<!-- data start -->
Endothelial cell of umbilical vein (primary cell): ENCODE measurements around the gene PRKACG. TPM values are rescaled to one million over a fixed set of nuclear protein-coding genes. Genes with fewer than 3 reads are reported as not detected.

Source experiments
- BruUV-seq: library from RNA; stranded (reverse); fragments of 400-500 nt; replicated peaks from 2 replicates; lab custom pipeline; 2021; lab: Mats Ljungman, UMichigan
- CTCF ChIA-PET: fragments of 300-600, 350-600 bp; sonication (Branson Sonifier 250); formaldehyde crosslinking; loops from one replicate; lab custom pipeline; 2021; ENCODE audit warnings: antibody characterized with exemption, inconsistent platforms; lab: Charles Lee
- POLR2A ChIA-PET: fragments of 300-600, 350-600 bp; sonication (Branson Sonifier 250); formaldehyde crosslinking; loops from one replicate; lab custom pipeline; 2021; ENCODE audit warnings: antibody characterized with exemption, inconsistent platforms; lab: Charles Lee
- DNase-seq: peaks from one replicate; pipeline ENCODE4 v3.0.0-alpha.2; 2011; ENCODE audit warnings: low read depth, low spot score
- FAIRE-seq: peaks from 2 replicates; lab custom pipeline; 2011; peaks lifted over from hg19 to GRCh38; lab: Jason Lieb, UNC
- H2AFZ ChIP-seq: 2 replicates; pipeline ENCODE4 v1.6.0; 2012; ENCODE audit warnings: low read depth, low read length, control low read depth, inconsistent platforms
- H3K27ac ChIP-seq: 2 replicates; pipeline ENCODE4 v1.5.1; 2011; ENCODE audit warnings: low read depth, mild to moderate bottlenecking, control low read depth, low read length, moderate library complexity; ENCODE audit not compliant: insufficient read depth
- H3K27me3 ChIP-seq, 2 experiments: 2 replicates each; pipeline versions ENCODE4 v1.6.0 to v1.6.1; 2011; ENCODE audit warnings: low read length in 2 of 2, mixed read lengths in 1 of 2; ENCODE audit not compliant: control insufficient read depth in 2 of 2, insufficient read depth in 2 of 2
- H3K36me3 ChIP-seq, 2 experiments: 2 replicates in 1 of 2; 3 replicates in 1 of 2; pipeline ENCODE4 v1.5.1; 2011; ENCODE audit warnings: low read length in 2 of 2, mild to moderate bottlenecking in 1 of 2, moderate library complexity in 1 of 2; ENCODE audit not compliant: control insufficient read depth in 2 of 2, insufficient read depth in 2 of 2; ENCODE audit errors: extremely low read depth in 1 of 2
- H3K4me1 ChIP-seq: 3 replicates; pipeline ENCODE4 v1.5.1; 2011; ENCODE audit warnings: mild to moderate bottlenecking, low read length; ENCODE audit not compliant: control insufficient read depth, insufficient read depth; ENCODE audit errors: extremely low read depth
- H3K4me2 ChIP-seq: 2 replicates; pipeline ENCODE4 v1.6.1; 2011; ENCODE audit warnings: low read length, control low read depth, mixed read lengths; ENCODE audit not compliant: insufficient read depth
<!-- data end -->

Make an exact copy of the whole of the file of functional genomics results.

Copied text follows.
Endothelial cell of umbilical vein (primary cell): ENCODE measurements around the gene PRKACG. TPM values are rescaled to one million over a fixed set of nuclear protein-coding genes. Genes with fewer than 3 reads are reported as not detected.

Source experiments
- BruUV-seq: library from RNA; stranded (reverse); fragments of 400-500 nt; replicated peaks from 2 replicates; lab custom pipeline; 2021; lab: Mats Ljungman, UMichigan
- CTCF ChIA-PET: fragments of 300-600, 350-600 bp; sonication (Branson Sonifier 250); formaldehyde crosslinking; loops from one replicate; lab custom pipeline; 2021; ENCODE audit warnings: antibody characterized with exemption, inconsistent platforms; lab: Charles Lee
- POLR2A ChIA-PET: fragments of 300-600, 350-600 bp; sonication (Branson Sonifier 250); formaldehyde crosslinking; loops from one replicate; lab custom pipeline; 2021; ENCODE audit warnings: antibody characterized with exemption, inconsistent platforms; lab: Charles Lee
- DNase-seq: peaks from one replicate; pipeline ENCODE4 v3.0.0-alpha.2; 2011; ENCODE audit warnings: low read depth, low spot score
- FAIRE-seq: peaks from 2 replicates; lab custom pipeline; 2011; peaks lifted over from hg19 to GRCh38; lab: Jason Lieb, UNC
- H2AFZ ChIP-seq: 2 replicates; pipeline ENCODE4 v1.6.0; 2012; ENCODE audit warnings: low read depth, low read length, control low read depth, inconsistent platforms
- H3K27ac ChIP-seq: 2 replicates; pipeline ENCODE4 v1.5.1; 2011; ENCODE audit warnings: low read depth, mild to moderate bottlenecking, control low read depth, low read length, moderate library complexity; ENCODE audit not compliant: insufficient read depth
- H3K27me3 ChIP-seq, 2 experiments: 2 replicates each; pipeline versions ENCODE4 v1.6.0 to v1.6.1; 2011; ENCODE audit warnings: low read length in 2 of 2, mixed read lengths in 1 of 2; ENCODE audit not compliant: control insufficient read depth in 2 of 2, insufficient read depth in 2 of 2
- H3K36me3 ChIP-seq, 2 experiments: 2 replicates in 1 of 2; 3 replicates in 1 of 2; pipeline ENCODE4 v1.5.1; 2011; ENCODE audit warnings: low read length in 2 of 2, mild to moderate bottlenecking in 1 of 2, moderate library complexity in 1 of 2; ENCODE audit not compliant: control insufficient read depth in 2 of 2, insufficient read depth in 2 of 2; ENCODE audit errors: extremely low read depth in 1 of 2
- H3K4me1 ChIP-seq: 3 replicates; pipeline ENCODE4 v1.5.1; 2011; ENCODE audit warnings: mild to moderate bottlenecking, low read length; ENCODE audit not compliant: control insufficient read depth, insufficient read depth; ENCODE audit errors: extremely low read depth
- H3K4me2 ChIP-seq: 2 replicates; pipeline ENCODE4 v1.6.1; 2011; ENCODE audit warnings: low read length, control low read depth, mixed read lengths; ENCODE audit not compliant: insufficient read depth